According to IDEA and Nebraska regulations, physical and OT services in the educational setting are considered either an early intervention service provided to infants or toddlers with disabilities, or a related service provided to children with disabilities. These services are meant to allow the infant or toddler to benefit from early intervention, or the child to benefit from special education.
It should be understood that occupational and physical therapy services, when provided in early intervention, need to be designed in collaboration with the family, and when in special education as a related service, need to be educationally relevant. This means that the service must enable the infant/toddler to benefit from everyday learning experiences in his/her home or community setting, or the child, ages 3-21, to benefit from classroom experiences in the educational setting.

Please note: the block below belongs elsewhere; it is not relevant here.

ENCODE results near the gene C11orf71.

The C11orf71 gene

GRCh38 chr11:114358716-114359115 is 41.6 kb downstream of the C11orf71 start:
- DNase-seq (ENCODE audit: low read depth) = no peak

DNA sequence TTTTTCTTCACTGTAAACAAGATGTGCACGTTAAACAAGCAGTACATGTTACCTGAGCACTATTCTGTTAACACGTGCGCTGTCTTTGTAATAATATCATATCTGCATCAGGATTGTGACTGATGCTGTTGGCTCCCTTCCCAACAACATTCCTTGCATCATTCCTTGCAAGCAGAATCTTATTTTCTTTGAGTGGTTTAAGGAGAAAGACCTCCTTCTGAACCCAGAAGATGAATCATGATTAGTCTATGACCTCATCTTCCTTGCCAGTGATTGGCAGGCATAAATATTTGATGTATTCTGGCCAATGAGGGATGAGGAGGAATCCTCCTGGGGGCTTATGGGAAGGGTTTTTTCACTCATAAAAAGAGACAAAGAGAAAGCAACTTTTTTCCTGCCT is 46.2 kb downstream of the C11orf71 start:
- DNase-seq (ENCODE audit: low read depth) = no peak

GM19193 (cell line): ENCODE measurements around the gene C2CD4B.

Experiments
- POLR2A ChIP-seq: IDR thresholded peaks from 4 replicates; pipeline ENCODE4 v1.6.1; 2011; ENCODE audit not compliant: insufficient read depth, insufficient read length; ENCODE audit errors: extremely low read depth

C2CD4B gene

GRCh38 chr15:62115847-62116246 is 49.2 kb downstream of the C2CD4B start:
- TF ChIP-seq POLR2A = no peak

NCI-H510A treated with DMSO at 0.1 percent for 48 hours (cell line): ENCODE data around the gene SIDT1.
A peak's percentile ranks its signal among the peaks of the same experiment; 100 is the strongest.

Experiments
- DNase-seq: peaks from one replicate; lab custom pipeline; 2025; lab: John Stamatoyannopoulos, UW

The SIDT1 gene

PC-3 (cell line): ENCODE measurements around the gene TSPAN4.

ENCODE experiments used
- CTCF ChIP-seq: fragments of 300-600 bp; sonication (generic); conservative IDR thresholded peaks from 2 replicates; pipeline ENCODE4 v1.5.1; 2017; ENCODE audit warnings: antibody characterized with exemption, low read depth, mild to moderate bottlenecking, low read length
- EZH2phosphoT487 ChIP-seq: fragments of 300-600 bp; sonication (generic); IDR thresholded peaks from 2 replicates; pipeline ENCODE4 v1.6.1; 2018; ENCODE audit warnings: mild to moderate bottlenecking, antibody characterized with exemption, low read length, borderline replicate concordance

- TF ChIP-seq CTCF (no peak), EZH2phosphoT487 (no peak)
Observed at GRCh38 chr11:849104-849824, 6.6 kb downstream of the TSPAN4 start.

When occupational or physical therapists provide services within the context of an infant/toddler’s IFSP, or a child’s IEP, they work in conjunction with the IFSP or IEP team and draw upon their respective education and skills to help the infant, toddler, or child reach his/her goals. It is the IFSP or IEP process and educational purpose that distinguishes school based occupational or physical therapy services from clinical or non-educational therapy services.